So, a final part of my idea of utopia would be the institution of social norms that frown on unnecessary crap-work. In my utopia, a freshly ironed shirt would attract the same kind of response that is now elicited by a fur coat or an ivory brooch – a mixture of anachronistic admiration with disapproval of the process by which it was produced, with the latter element predominating over time.

I haven’t done the numbers yet, but it seems to me that with a bit of technological progress and a sensible attitude, we could get the requirement for household crapwork below an hour a day, which even utopians should be willing to live with.

 

 

fn1. For this post, I’m going to ignore childraising, which raises a whole lot more issues, and which seems to have changed a lot since I was directly involved.

Posted via email from John’s posterous

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  1. Ikonoclast
    May 3rd, 2012 at 21:02 | #1

    As a house-husband these days I am a total inexpert on this subject. I noticed that if I was disciplined I could do all necessary tidying and cleaning on a 1 hour a day, seven days a week roster basis. This is for a family of four in a medium sized modern house. After doing this for several weeks and achieving a quite spotless and dustless house I became totally bored with it all and went back to my old slovenly habits. Now I do the bare minimum in all areas. However, we eat, are clothed in washed clothes, don’t trip over things everywhere and can usually find what we want.

    The bottom line (for me) is that housework, shopping, cooking etc. are completely tedious and unfulfilling so I do the bare minimum, live a bit messy and what the heck. I adopt the same policy for my small acreage. I save petrol by not ride-on mowing it to within an inch of its life each week. I let new self-sown trees and shrubs grow when and where they take root provided they are Australian natives (mostly gums and wattles) and not in totally inconvenient places. I let weeds and grass compete for the understory. Here I am a bit remiss as no doubt many of the weeds are introduced species. However, I feel spreading poison around or burning too much mower and slasher fuel would be a worse act.

    Left to my own devices (i.e separated, widowed or abandoned bachelor-curmudgeon) I would adopt an extreme minimalist approach to reducing housework. I’d have a small detached place with a roll-up, put-away futon to sleep on, virtually no furniture (certainly no lounge and dining furniture, no rugs, no ornaments, no knick-knacks, no pictures etc.).

    I would consider living with a “one of everything rule”. Thus whilst I would have one computer, one TV, one bicycle, one bookcase (bit of a cheat there) and one phone (maybe), I would also have only 1 spoon, 1 knife, 1 fork, 1 glass, one cup, one bowl, one dinner plate, one sandwich plate etc etc. I’d consider living within walking or cycling distance of a suburban shopping centre (ie almost anywhere in any suburb) such that I would not need to own a fridge. One could shop each morning and keep things in a home-made Coolgardie safe thru the day. But of course one would need to be a time-rich superannuated bludger like me to live like this.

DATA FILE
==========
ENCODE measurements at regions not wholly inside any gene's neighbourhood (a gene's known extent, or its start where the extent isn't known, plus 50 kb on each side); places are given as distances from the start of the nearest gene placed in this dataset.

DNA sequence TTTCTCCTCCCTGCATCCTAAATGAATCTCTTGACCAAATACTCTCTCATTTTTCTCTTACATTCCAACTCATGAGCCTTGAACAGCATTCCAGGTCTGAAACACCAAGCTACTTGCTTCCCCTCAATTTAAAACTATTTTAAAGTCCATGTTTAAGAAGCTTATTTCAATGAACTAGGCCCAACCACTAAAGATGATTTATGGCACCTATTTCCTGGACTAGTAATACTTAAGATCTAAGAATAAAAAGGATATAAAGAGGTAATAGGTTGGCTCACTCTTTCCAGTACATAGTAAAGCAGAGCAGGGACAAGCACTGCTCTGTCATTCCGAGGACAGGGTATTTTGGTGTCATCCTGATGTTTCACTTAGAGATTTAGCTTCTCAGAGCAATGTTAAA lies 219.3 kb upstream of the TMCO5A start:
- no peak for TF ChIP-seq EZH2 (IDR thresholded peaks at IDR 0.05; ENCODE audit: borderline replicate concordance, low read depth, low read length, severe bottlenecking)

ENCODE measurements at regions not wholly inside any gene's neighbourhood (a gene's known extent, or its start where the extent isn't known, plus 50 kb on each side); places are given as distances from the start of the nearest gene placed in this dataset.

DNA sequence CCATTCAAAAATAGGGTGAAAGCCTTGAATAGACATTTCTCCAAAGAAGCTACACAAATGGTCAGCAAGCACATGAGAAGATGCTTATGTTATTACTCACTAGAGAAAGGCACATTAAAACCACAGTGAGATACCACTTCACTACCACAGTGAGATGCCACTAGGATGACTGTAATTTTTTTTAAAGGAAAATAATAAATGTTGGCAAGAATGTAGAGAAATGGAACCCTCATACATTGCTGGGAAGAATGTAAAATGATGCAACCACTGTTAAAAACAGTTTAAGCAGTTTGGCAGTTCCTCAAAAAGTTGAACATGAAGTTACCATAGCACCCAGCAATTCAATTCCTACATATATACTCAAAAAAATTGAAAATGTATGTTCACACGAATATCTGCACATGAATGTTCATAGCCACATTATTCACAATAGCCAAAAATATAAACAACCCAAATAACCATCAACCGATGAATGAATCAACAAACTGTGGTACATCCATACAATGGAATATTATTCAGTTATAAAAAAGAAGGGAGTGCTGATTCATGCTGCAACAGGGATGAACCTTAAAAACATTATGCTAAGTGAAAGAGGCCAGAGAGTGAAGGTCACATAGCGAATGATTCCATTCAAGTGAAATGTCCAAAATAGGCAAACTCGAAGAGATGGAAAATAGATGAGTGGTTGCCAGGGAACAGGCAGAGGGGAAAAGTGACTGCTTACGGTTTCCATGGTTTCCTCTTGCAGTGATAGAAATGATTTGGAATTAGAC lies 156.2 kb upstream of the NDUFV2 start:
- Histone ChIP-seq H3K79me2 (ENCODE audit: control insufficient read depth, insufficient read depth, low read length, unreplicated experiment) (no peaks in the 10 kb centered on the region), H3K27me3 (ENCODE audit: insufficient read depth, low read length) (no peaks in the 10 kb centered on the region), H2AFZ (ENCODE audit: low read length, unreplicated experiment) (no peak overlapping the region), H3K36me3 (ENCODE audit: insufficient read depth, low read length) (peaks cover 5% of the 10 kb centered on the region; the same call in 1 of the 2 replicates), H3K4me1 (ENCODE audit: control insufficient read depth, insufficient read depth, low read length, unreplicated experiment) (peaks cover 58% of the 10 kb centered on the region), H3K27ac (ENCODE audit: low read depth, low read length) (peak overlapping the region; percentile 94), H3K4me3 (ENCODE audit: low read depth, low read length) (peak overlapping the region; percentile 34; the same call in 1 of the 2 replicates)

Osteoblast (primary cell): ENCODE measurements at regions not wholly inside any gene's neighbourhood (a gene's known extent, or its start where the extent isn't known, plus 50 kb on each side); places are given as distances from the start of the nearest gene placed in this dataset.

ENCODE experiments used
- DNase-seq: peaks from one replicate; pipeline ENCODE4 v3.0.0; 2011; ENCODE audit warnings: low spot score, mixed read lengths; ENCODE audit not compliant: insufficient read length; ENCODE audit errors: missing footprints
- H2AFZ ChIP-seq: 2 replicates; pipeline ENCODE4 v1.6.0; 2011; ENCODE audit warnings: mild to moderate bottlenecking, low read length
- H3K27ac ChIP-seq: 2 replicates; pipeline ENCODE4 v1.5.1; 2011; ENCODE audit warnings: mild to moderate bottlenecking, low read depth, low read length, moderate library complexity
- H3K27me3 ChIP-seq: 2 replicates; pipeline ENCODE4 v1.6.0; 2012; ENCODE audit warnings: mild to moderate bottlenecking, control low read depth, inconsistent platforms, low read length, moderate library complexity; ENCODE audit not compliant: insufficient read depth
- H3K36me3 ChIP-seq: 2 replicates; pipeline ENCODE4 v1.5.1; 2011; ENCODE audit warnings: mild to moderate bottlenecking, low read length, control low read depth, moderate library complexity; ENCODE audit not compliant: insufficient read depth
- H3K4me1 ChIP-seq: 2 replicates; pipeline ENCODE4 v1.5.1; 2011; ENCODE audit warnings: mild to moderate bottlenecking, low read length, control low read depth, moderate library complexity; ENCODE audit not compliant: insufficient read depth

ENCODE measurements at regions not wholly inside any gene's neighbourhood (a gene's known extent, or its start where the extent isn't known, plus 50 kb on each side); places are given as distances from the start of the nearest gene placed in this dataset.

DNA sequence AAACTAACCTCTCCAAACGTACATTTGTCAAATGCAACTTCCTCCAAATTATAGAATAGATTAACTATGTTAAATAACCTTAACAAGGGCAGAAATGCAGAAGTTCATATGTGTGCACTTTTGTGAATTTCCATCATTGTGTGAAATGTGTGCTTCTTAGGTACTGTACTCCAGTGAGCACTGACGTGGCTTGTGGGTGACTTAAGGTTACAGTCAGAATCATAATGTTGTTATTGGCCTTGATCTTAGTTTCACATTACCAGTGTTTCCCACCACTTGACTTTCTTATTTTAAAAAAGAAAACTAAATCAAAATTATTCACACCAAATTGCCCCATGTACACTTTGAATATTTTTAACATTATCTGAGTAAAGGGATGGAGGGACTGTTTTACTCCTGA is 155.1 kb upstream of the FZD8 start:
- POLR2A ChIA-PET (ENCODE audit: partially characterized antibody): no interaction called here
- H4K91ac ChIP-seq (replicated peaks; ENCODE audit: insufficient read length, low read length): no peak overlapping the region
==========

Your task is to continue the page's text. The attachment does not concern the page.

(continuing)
2. Jim Rose
    May 3rd, 2012 at 21:27 | #2

    have you seen ‘Engines of Liberation’ by GREENWOOD, SESHADRI and YORUKOGLU?

    The dawn of the last century ushered in the Second Industrial Revolution: the rise of electricity, the internal combustion engine and the petrochemical industry.

    As this was happening, another technological revolution was beginning to percolate in the home: the household revolution. This introduced labour-saving consumer durables, such as washing machines and vacuum cleaners. It also saw the introduction of other time-saving products, for instance, frozen foods and ready-made clothes.

    The impact of the household revolution was no less than the industrial revolution.

    At the turn of the last century most married women laboured at home. Now, the majority work in the market. they argue that technological progress in the household sector played a major role in liberating women from the home.

    Popular wisdom states that the increase in female labour-force participation was due to a
    narrowing of the gender gap or a change in social norms, spawned by the women’s liberation movement.

    This may well be true, but without the labour-saving household capital ushered in by the Second Industrial Revolution, it would not have been feasible for women to spend more time outside of the home, notwithstanding any shift in societal attitudes.

    p.s. tim robertson’s ‘worst jobs in history’ is an excellent show.

    p.p.s. my wife and sisters like to go to the supermarket. Men go to shop; women go to browse. an important early lesson in married life.

  3. Michael
    May 3rd, 2012 at 21:46 | #3

    I like the less is more approach of ALDI. Just about every store is identical and you can complete your shopping quickly because there is a hell of a lot less choice and floor space to traverse. It bets Coles where I end up pacing up and down the aisles trying to locate things amongst shelves with things like 50 choices of unhealthy breakfast cereals etc. I hate the minimalist trends in building exteriors, but I like interiors to be minimal for fast cleaning. Unfortunately I inherited a depression era habit of not throwing useless stuff away.

  4. May 3rd, 2012 at 22:12 | #4

    To make things better for everyone in the medium term we should import more unskilled labour to do domestic duties — they would be leaving behind worse jobs than the ones they would free us from. Unless inequality is only acceptable when the poorer people are thousands of miles away.

  5. May 3rd, 2012 at 22:25 | #5

    Sounds like someone has been drinking

    p

  6. Ernestine Gross